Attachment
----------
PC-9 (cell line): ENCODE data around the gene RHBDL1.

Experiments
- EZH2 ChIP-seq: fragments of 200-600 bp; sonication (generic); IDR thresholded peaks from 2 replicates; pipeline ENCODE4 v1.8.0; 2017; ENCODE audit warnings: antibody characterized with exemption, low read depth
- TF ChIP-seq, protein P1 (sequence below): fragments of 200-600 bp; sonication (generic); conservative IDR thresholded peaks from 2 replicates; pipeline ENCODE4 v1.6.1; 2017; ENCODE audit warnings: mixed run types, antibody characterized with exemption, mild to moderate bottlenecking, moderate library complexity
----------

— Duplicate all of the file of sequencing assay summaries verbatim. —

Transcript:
PC-9 (cell line): ENCODE data around the gene RHBDL1.

Experiments
- EZH2 ChIP-seq: fragments of 200-600 bp; sonication (generic); IDR thresholded peaks from 2 replicates; pipeline ENCODE4 v1.8.0; 2017; ENCODE audit warnings: antibody characterized with exemption, low read depth
- TF ChIP-seq, protein P1 (sequence below): fragments of 200-600 bp; sonication (generic); conservative IDR thresholded peaks from 2 replicates; pipeline ENCODE4 v1.6.1; 2017; ENCODE audit warnings: mixed run types, antibody characterized with exemption, mild to moderate bottlenecking, moderate library complexity